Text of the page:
[Sidhartha] Whenever we conduct mock drill, we create a scenario that a certain known person is missing. That’s why we call it as a mock. We know which person was present and then that person goes missing. That does not mean that the person is really in a blind spot or really suffering somewhere not like that. They’re in a secluded place, and all of us know that, but we act like the person is missing and what has to be done, which areas has to be searched, and then we find that person in that place. So that’s how we go about with the drill.

[Subhadra] No, I think the question I think he has written mock there, I think what he meant is what actually when a patient was missing what all did you do? We will call out the number and we’ll say, “Code yellow, code yellow, what floor?” Who also has reported, it will be the patient’s attendant may have reported or the doctor may report that this patient was here and then suddenly he’s not there. Then we try to immediately look at the CCTV footage, we try to ask the people around so that’s what they want to know. Tell what we do in yellow.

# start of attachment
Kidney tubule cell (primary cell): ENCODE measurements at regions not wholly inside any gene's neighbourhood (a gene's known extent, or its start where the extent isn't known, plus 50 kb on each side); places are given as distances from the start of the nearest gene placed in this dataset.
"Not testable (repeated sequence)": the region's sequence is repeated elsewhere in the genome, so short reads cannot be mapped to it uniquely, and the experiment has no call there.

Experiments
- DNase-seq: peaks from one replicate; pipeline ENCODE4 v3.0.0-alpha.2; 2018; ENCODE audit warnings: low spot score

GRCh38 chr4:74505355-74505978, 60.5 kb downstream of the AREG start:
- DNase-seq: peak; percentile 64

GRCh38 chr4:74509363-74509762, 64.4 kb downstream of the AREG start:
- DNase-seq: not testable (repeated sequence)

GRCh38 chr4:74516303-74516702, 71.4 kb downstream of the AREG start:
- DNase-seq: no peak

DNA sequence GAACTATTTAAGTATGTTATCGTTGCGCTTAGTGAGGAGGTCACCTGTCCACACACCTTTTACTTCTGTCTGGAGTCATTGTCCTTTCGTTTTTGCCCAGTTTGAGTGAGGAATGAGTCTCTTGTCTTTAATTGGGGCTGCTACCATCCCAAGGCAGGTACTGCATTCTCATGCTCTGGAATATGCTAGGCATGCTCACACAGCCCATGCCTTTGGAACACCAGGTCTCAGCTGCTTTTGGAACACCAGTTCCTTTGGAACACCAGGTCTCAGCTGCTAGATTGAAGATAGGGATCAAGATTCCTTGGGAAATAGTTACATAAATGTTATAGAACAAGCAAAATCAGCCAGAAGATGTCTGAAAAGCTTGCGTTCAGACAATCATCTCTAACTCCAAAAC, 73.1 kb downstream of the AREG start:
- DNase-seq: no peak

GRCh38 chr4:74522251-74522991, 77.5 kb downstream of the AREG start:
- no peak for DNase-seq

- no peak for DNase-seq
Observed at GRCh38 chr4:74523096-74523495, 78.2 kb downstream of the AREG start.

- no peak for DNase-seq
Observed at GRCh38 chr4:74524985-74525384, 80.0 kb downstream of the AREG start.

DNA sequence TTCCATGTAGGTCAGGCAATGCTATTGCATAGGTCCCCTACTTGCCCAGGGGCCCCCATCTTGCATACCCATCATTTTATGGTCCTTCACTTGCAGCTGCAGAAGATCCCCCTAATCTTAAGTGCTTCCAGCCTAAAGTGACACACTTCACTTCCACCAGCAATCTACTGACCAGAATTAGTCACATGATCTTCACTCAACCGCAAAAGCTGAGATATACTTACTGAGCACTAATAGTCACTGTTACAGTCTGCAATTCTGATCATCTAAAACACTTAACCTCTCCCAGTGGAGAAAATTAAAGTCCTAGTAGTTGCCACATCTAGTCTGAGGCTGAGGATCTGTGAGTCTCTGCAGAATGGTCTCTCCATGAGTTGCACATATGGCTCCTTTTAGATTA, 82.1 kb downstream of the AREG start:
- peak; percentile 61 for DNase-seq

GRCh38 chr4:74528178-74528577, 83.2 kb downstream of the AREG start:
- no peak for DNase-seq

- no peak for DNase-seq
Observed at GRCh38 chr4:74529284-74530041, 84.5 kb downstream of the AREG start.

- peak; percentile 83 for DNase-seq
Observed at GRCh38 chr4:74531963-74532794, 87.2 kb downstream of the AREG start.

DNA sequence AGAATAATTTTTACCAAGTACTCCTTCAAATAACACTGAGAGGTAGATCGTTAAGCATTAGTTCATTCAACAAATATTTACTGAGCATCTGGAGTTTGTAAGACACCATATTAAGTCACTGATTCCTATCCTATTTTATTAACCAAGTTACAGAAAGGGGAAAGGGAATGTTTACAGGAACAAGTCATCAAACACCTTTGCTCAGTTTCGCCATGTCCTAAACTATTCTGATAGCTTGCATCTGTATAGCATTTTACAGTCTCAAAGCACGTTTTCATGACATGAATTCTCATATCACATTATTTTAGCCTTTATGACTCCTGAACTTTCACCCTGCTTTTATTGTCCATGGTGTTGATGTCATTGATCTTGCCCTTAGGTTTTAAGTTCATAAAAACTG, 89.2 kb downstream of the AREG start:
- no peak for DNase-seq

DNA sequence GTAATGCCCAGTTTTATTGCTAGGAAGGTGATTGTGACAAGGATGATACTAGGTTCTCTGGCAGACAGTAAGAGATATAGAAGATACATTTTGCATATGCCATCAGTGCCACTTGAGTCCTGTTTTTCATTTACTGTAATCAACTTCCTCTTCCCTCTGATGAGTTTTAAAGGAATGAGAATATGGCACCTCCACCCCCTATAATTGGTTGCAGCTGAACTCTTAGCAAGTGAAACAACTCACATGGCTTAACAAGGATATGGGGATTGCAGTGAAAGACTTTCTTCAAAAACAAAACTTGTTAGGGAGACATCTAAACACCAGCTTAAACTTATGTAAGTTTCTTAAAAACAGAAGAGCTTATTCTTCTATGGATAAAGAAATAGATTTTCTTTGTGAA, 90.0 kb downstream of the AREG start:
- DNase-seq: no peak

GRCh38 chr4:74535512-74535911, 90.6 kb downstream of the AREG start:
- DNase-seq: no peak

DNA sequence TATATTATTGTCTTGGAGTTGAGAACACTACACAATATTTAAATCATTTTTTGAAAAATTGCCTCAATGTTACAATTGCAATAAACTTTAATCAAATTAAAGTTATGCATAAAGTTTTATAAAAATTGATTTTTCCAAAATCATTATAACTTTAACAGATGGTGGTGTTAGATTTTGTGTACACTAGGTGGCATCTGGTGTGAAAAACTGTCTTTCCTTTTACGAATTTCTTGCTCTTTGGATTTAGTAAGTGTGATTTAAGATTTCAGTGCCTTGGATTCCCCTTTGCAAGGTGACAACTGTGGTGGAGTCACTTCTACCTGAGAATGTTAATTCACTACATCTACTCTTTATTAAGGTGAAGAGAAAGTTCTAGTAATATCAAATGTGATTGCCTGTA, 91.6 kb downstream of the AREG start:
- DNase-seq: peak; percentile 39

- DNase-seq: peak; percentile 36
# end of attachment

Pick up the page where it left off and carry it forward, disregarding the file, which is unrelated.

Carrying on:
[Sidhartha] Okay, first thing that we do, even before announcing a code yellow, if a real incident happens, then we try to find whether the patient is available on the phone or the reachable methods, whether their attendant know about the patient or not. If it is the attendant, then does the patient know about it or not? And the nearest areas, suppose the patient is missing from an OPD corridor, then we try to search in the area first.